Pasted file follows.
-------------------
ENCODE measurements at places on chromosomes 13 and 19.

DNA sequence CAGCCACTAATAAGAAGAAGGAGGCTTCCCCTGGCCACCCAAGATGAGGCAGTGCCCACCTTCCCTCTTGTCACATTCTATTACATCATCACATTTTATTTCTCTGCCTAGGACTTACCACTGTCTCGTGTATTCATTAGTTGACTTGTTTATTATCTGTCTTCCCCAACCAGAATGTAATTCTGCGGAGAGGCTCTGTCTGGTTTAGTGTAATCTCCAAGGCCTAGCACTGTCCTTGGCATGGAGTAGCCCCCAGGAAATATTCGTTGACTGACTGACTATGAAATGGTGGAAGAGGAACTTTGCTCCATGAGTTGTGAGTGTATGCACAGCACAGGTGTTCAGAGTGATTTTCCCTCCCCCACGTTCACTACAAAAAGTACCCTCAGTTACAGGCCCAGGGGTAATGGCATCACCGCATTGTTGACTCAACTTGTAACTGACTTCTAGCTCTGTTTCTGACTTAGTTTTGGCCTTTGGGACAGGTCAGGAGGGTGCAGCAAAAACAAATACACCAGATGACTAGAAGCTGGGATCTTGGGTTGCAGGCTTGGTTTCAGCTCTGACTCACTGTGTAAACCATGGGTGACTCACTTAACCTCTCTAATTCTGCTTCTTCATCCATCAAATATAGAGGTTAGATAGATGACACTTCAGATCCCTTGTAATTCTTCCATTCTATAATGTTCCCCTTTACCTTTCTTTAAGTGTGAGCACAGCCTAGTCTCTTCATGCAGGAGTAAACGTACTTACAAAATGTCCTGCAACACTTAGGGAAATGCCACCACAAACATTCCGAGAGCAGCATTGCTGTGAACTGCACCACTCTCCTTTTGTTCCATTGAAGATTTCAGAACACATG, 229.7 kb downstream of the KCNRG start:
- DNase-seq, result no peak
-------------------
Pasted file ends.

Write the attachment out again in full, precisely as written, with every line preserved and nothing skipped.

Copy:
ENCODE measurements at places on chromosomes 13 and 19.

DNA sequence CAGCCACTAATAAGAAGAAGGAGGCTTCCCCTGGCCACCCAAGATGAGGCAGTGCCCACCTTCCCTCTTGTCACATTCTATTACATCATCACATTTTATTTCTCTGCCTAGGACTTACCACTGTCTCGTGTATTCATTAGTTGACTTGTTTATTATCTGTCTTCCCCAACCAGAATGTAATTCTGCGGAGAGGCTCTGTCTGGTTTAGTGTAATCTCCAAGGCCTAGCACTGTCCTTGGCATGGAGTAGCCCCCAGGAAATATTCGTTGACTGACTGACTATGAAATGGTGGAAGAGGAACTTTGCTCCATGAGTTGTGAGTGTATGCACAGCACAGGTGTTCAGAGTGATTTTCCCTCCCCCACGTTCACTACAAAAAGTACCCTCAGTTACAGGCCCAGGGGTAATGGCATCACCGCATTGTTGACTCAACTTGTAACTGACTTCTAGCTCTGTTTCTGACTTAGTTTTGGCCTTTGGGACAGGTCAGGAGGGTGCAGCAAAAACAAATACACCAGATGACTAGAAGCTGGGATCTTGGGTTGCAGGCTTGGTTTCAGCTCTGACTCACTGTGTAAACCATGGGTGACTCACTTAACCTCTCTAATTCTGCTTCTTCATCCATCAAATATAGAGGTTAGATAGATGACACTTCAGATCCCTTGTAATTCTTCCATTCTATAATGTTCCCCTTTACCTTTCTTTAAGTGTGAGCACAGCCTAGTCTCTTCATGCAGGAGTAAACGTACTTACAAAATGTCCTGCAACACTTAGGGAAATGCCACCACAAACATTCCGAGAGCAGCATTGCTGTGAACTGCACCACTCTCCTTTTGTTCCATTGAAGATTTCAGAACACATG, 229.7 kb downstream of the KCNRG start:
- DNase-seq, result no peak